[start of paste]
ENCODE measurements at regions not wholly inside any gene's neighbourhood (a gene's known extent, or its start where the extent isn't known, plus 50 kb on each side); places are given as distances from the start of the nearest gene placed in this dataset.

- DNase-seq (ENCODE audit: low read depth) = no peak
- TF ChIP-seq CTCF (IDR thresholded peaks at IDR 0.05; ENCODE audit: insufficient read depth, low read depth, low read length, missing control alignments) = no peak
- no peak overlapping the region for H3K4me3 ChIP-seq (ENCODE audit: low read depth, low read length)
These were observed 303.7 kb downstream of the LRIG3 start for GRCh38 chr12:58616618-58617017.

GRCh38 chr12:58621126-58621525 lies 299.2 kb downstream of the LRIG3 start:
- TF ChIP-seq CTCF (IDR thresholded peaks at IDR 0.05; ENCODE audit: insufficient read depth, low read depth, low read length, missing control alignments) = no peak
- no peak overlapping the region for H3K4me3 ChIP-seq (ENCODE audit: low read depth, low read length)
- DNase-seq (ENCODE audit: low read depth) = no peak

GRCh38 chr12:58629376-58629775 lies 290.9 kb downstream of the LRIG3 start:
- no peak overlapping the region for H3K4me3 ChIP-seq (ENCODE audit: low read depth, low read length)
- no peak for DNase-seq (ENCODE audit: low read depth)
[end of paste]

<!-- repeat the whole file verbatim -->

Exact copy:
ENCODE measurements at regions not wholly inside any gene's neighbourhood (a gene's known extent, or its start where the extent isn't known, plus 50 kb on each side); places are given as distances from the start of the nearest gene placed in this dataset.

- DNase-seq (ENCODE audit: low read depth) = no peak
- TF ChIP-seq CTCF (IDR thresholded peaks at IDR 0.05; ENCODE audit: insufficient read depth, low read depth, low read length, missing control alignments) = no peak
- no peak overlapping the region for H3K4me3 ChIP-seq (ENCODE audit: low read depth, low read length)
These were observed 303.7 kb downstream of the LRIG3 start for GRCh38 chr12:58616618-58617017.

GRCh38 chr12:58621126-58621525 lies 299.2 kb downstream of the LRIG3 start:
- TF ChIP-seq CTCF (IDR thresholded peaks at IDR 0.05; ENCODE audit: insufficient read depth, low read depth, low read length, missing control alignments) = no peak
- no peak overlapping the region for H3K4me3 ChIP-seq (ENCODE audit: low read depth, low read length)
- DNase-seq (ENCODE audit: low read depth) = no peak

GRCh38 chr12:58629376-58629775 lies 290.9 kb downstream of the LRIG3 start:
- no peak overlapping the region for H3K4me3 ChIP-seq (ENCODE audit: low read depth, low read length)
- no peak for DNase-seq (ENCODE audit: low read depth)